I missed the eclipse when I was away, and I was looking forward very intently to reading your thoughts about it when I returned home. I love that you’ve give us a written “memory sketch” about these visual remembrances and how you process/experience them. And I especially love the way you’ve been incorporating them into your posts lately; it’s giving your blog a wonderful new dimension, and because you’re currently living in a landscape that’s very different from my everyday “view,” it affords me an opportunity to feel closer to you and to truly inhabit the world you describe verbally!

When I got back from Prague, a few friends asked why I didn’t take more pictures. I felt a little sheepish, because what I shared on the blog is really all I have; I’ve never had an easy time remembering to capture images in that way. Rather, I often write about what I saw not long after I see it, and in some ways I think I can understand the cognitive processing you describe in generating your memory sketches. I also sometimes feel that, were I to try to capture an image in the moment, I’d end up with something exact, but less authentic, because in processing what I’ve seen retrospectively, I come to find what stood out most to me. Maybe you can relate to this sentiment, too.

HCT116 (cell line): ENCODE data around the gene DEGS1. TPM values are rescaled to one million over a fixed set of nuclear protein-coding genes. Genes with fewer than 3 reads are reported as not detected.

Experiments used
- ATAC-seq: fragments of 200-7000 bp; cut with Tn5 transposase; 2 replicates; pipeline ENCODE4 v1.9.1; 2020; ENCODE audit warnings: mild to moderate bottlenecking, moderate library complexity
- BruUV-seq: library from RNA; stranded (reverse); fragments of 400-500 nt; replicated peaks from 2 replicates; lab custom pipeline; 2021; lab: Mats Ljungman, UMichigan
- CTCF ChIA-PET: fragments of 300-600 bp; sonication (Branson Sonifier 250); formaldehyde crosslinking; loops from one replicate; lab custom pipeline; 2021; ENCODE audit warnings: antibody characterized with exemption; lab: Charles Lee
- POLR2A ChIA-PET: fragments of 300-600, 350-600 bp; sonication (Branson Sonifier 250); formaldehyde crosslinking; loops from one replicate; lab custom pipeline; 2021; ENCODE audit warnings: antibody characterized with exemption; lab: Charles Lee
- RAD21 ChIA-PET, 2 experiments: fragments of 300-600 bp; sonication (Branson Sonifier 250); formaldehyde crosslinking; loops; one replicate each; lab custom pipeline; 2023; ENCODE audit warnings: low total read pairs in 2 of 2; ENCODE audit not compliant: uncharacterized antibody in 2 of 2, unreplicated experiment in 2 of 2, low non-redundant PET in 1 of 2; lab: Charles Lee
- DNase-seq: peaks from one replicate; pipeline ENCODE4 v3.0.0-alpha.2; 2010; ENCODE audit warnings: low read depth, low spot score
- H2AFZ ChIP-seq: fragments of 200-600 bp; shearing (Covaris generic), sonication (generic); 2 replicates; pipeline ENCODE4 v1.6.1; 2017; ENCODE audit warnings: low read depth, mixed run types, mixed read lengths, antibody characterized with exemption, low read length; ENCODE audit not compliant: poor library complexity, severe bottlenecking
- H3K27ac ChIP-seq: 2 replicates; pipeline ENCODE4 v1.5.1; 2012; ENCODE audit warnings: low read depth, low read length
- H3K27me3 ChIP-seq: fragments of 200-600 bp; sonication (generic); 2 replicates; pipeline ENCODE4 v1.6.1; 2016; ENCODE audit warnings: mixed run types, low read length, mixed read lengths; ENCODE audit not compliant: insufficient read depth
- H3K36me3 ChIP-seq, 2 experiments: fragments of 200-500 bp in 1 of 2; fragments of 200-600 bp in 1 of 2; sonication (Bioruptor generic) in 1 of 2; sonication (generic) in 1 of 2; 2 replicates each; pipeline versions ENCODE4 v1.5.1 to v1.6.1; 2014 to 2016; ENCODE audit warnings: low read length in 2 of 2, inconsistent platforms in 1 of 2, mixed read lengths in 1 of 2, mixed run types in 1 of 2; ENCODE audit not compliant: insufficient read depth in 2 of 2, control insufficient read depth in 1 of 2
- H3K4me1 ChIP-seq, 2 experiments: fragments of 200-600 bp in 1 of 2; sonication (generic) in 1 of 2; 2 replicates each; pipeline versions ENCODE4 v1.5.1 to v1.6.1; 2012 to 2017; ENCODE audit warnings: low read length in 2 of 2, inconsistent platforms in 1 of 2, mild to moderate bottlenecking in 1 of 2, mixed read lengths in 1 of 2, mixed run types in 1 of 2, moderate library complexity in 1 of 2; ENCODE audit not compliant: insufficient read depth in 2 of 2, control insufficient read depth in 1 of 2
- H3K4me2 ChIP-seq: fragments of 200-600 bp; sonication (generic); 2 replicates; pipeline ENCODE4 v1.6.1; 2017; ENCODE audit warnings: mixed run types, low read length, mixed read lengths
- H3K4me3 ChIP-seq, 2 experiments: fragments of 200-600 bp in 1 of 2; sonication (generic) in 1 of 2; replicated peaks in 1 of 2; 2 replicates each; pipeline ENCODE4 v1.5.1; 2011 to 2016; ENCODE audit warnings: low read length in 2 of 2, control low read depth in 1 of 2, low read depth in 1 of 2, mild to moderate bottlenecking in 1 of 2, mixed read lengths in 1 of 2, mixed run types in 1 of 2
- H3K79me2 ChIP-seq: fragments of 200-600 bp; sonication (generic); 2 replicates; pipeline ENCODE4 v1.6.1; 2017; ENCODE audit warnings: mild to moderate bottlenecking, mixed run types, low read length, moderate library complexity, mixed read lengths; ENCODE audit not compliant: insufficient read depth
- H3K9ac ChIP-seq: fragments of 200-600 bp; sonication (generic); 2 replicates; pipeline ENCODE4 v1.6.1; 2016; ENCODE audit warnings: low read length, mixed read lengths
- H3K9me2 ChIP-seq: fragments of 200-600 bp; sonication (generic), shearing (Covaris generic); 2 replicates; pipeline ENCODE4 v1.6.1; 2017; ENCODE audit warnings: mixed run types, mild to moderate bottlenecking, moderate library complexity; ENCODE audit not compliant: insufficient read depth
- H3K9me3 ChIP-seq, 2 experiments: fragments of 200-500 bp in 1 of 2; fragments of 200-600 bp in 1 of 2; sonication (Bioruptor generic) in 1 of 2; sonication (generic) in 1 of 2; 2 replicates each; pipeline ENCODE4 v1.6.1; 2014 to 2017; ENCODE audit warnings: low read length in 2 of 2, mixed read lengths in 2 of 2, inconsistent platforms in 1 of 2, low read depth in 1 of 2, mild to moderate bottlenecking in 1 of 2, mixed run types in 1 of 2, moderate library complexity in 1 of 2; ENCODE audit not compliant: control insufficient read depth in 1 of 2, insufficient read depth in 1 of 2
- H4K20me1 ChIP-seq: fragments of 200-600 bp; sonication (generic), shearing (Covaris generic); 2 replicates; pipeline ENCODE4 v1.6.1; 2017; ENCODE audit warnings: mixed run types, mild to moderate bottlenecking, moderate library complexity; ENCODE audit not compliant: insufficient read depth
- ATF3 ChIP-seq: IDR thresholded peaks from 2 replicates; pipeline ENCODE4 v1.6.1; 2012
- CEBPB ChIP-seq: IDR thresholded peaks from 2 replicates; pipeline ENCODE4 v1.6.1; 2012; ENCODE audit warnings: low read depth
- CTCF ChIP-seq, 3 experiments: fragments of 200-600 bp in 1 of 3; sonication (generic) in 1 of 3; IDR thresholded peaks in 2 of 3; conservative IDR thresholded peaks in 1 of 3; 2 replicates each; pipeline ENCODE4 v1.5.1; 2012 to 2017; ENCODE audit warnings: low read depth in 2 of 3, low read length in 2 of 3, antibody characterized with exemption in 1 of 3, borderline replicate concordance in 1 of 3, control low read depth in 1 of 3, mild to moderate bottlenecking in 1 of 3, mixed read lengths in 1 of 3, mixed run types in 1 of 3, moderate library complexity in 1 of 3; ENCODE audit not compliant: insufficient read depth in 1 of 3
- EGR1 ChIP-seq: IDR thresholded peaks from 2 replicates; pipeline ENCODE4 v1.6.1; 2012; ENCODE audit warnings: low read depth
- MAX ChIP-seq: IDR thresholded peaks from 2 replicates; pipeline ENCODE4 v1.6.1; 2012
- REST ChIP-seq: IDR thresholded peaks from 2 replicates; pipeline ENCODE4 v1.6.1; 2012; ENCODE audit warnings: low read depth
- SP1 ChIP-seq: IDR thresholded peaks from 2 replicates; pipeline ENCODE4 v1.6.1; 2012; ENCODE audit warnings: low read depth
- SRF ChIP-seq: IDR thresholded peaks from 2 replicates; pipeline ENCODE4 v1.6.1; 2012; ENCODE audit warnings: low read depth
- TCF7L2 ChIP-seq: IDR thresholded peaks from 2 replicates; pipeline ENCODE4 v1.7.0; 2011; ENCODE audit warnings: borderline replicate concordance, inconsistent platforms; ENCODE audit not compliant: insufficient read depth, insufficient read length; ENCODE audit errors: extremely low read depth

I’m happy that the eclipse, no matter how completely topsy turvy it may have made things feel, actually encouraged you to self-soothe, to speak calmly to yourself, and to tap into your own humor and wisdom, rather than getting overly transported by nervous energy or fears about the experience. And so glad that this centered quality allowed you to write, create art, and verbalize your experience so lucidly to all of us!

G xoxo


8 Maria Theresa Maggi September 9, 2017 at 1:47 pm

Dear Gena, Thank you for this lovely comment. Perhaps this is ironic for both of us in the age of the smart phone with camera, butI so agree with you that taking a picture, but I so agree with you that snapping a photo doesn’t necessarily capture the experience of seeing authentically. When I draw, as when you write your accounts, I am perforce emphasizing what moved me, what it felt like to see what I saw, which the smart phone camera just can’t do. Sometimes I do get a good shot on my phone, but since I’ve started trying to do this instead, I often find the phone shots are lack luster and definitely don’t have an immediacy of sensation to them that I strive for in the drawings. Thank you for looking forward to my take on the eclipse and also for the encouragement about including the illustrations in the post. I always look forward to your insights from reading! xoxo